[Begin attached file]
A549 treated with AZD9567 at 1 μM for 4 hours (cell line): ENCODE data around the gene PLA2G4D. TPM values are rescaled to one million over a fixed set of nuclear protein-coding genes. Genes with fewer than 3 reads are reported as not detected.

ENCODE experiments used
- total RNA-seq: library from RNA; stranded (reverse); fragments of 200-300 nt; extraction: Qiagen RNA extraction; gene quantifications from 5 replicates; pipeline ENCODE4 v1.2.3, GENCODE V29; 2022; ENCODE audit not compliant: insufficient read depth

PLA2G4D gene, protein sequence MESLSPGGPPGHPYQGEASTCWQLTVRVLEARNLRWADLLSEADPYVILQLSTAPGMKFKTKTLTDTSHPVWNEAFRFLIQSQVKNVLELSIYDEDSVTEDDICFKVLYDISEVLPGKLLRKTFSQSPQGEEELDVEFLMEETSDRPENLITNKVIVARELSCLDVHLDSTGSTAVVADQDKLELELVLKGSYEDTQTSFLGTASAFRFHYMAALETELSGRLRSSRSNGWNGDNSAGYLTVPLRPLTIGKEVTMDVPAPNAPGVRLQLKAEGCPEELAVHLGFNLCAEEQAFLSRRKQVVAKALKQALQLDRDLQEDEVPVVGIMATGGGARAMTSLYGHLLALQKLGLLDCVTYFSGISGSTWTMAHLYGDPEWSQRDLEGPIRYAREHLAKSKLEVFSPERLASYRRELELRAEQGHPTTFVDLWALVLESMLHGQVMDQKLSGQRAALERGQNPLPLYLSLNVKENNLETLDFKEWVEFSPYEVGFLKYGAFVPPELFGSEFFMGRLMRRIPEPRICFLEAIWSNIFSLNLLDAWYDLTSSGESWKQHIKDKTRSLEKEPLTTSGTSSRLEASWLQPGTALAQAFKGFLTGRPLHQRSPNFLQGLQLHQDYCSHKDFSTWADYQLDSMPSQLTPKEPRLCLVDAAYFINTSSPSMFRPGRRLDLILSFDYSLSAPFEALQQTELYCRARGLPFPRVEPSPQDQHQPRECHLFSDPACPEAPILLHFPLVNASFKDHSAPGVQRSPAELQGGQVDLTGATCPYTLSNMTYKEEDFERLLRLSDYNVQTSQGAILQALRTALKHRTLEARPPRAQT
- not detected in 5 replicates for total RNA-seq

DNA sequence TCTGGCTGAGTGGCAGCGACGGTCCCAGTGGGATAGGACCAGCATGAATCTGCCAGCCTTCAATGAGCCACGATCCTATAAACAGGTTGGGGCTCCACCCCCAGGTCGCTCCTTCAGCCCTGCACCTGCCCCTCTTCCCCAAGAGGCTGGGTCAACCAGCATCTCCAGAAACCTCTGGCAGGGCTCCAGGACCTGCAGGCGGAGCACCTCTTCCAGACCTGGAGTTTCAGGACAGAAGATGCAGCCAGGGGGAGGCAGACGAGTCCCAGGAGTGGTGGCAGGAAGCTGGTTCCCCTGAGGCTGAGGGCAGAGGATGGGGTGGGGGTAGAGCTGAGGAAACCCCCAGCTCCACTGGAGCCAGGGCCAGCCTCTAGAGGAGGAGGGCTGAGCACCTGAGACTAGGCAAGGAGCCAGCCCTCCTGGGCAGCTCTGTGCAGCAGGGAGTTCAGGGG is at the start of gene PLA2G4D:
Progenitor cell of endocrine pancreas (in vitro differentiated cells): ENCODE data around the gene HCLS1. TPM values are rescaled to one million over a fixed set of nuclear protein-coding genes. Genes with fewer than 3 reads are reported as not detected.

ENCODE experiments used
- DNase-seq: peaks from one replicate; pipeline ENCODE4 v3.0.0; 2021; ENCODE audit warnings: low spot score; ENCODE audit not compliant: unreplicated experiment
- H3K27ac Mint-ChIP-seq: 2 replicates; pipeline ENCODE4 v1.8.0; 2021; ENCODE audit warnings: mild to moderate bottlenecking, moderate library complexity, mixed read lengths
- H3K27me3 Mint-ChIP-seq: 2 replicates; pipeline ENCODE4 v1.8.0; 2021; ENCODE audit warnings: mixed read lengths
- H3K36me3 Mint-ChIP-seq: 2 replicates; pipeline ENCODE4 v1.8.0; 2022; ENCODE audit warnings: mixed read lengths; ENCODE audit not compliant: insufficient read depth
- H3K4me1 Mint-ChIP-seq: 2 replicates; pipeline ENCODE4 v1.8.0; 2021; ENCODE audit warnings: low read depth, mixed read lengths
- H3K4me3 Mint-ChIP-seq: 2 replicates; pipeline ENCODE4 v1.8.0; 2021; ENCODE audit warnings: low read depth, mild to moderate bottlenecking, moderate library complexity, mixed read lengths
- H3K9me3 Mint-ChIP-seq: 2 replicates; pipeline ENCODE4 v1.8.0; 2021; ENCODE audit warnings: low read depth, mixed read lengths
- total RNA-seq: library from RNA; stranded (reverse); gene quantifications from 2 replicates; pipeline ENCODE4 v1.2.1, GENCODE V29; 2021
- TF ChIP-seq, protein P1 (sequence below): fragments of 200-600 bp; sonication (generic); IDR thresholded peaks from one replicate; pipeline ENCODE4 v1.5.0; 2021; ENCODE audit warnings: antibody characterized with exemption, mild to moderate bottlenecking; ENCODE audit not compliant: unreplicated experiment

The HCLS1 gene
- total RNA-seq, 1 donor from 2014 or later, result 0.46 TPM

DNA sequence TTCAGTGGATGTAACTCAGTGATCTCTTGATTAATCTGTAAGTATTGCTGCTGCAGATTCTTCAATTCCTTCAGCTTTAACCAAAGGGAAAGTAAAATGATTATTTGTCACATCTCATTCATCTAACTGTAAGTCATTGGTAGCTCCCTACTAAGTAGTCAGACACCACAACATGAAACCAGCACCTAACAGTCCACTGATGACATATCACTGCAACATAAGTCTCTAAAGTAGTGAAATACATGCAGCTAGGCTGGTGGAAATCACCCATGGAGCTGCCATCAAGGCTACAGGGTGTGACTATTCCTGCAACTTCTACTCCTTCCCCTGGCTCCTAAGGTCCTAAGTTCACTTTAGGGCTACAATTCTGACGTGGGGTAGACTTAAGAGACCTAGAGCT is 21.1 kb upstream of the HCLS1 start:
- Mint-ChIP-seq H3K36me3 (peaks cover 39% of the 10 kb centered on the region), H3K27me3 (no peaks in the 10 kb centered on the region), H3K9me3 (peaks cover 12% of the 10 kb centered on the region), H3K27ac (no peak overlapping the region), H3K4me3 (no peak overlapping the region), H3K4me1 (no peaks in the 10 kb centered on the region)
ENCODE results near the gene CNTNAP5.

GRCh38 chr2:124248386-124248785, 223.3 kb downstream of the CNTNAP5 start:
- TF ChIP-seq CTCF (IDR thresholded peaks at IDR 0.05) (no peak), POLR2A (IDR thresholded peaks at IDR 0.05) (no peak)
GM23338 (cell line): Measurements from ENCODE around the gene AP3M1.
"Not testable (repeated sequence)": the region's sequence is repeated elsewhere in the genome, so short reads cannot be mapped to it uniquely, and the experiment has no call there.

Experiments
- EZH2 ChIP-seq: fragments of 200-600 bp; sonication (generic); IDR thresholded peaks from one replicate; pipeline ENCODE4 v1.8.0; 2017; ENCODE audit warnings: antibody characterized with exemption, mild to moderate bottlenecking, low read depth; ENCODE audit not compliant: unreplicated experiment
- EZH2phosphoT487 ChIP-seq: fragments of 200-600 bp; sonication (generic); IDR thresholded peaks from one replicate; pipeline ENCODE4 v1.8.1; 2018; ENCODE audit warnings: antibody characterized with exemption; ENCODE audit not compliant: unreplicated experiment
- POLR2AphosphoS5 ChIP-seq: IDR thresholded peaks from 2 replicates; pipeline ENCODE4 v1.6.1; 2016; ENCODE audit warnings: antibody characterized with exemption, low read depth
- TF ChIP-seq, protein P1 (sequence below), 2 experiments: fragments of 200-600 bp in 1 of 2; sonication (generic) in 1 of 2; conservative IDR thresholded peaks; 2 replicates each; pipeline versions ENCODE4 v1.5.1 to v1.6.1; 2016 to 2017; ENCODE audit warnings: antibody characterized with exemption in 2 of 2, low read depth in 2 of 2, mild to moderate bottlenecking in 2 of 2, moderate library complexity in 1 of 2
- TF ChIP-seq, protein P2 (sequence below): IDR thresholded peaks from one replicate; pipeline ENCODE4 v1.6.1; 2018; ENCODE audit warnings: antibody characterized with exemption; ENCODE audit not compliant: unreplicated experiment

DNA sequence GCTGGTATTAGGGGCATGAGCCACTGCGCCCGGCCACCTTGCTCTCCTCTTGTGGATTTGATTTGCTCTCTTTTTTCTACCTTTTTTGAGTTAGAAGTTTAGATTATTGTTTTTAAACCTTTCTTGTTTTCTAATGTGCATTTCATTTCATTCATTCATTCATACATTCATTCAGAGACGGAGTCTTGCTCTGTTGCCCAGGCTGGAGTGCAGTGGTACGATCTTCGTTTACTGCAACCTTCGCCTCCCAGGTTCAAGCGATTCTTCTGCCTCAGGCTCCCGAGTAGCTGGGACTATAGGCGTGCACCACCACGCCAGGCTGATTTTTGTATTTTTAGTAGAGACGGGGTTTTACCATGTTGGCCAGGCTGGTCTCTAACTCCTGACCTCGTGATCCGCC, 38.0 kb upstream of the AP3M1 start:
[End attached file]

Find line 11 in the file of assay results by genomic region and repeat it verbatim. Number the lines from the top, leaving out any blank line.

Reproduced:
- H3K27me3 Mint-ChIP-seq: 2 replicates; pipeline ENCODE4 v1.8.0; 2021; ENCODE audit warnings: mixed read lengths